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“Hallo Dean, it’s David,” came that unmistakable voice on the phone, the voice of Ziggy Stardust, the voice of the Thin White Duke. The following is from a 2009 interview about his son's first movie. I had written for art films by Doug Aitken and others, but I was primarily a journalist.
It was 1999 and I had just bought my first cellphone and now he was talking on it: David Bowie.“Oh, “Ha ha! “Look: I want to talk to you about a movie idea,” he said, and we went on to discuss writing a film treatment together based on "The Man Who Sold The World."See more of Entertainment’s top stories on Facebook David Bowie died Sunday, Jan. The following is from a 2009 interview about his son's first movie. Duncan Jones swears that he never saw the themes of his directorial debut "Moon" intersecting with some of his well-known father's best-known work. We had met over several uproarious, life-affirming interviews while I was an editor at Raygun Magazine in the '90s. Bowie's idea included elements of his original inspiration, Robert Heinlein’s "The Man Who Sold The Moon." As we spoke, I sprinted down the halls of everything I knew and tried to keep up.
Duncan Jones swears that he never saw the themes of his directorial debut "Moon" intersecting with some of his well-known father's best-known work. I had seen him backstage, on buses and video shoots and with his wife, Iman. But the clues for what he wanted from me were there in the shattered, remixed graphic design style born with Raygun. The following is a story on the production of the critically acclaimed album he released days before his death. "I have to go in few minutes," the producer said, speaking from New York. (Sasha Frere-Jones)Bowie wanted, he said, to write a sci-fi-ish film about the nature of matter. A week or so later we were in a little workroom at Isolar, Bowie’s offices on 5th Avenue, just him and me and his longtime girl Friday, Coco Schwab, all of us scribbling notes.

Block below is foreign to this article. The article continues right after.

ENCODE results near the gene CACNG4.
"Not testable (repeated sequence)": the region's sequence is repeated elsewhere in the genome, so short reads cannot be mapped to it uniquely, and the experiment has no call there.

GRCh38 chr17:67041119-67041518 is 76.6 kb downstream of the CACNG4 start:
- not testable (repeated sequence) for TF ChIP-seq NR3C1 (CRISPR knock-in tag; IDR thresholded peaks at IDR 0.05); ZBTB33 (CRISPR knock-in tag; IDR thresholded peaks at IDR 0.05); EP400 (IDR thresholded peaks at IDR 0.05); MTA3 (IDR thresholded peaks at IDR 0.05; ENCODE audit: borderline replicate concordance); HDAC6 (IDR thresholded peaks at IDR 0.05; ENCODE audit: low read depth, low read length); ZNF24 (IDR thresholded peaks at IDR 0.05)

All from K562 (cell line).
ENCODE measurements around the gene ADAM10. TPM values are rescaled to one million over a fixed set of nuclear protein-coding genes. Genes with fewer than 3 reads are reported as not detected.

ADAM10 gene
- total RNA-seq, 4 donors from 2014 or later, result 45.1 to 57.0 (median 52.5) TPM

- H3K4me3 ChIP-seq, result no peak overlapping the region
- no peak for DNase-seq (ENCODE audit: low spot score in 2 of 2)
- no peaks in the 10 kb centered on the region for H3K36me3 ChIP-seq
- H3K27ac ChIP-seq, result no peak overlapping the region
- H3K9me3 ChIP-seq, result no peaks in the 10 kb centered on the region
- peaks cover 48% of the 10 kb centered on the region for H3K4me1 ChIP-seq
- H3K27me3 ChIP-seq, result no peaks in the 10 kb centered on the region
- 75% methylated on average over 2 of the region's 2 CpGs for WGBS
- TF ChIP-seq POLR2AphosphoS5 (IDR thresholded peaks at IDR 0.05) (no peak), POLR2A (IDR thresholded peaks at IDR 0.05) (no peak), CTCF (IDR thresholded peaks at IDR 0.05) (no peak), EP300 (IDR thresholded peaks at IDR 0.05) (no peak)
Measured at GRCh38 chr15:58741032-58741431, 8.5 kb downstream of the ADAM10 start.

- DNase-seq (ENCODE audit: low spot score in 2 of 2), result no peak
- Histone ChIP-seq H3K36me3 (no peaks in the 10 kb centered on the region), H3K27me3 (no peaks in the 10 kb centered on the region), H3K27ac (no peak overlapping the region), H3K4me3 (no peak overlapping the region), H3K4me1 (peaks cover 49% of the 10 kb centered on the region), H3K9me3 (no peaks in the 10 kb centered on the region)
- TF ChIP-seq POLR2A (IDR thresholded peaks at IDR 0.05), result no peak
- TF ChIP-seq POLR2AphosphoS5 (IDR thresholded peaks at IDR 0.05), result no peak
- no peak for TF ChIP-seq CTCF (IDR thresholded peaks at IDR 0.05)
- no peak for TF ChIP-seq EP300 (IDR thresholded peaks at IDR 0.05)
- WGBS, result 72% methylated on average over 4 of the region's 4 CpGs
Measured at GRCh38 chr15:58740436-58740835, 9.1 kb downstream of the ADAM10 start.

Like several other artists, Bowie had come to us looking to be part of a new aesthetic, a hybrid magazine for the ultimate hybrid artist. He was beautifully dressed and coiffed and always himself, Bowie, but unguarded, spitballing, and making huge leaps across subjects.
The singer liked nothing better than getting up at dawn and walking the streets of the city.
In this exclusive interview from Uncut’s October 1999 issue – which we’ll be posting up in four parts each day this week – David Bowie looks back on 30 years of genius, drugs and derangement.
Many assumed Bowie, worth an estimated £135million, had several houses but for him, his wife Iman and their 15-year-old daughter Alexandria, the 5,300 sq ft penthouse, bought for £2.75million in 1999, was all they needed. He was a true-blue dyed-in-thewool New Yorker.”By his own admission, the Brixton-born musician lived “as a citizen pure and simple” in the city, once telling New York magazine: “I am not a secretive guy but I am quite private.
The doorman at the nondescript apartment block wells up as yet more fans flock to lay flowers and light candles at the makeshift shrine outside. I don’t go for the disguise thing, I’ve never found it necessary, at least not since my real hair colour grew in years ago.
"End of Print" designer David Carson had famously quit Raygun when the publishers rejected his cover featuring Bowie’s neck – just his long, iconic neck – about which Bowie belly-laughed when I was editing his original essay on Yoko Ono, Tony Oursler and Roy Lichtenstein for the book, "Raygun Out Of Control." David Bowie died Sunday, Jan. The following is a story on the production of the critically acclaimed album he released days before his death. "I have to go in few minutes," the producer said, speaking from New York. Although David Bowie was best known for his music, he also made countless contributions to the worlds of art, fashion and film.
But the singer, who died Sunday, was also devoted to literature.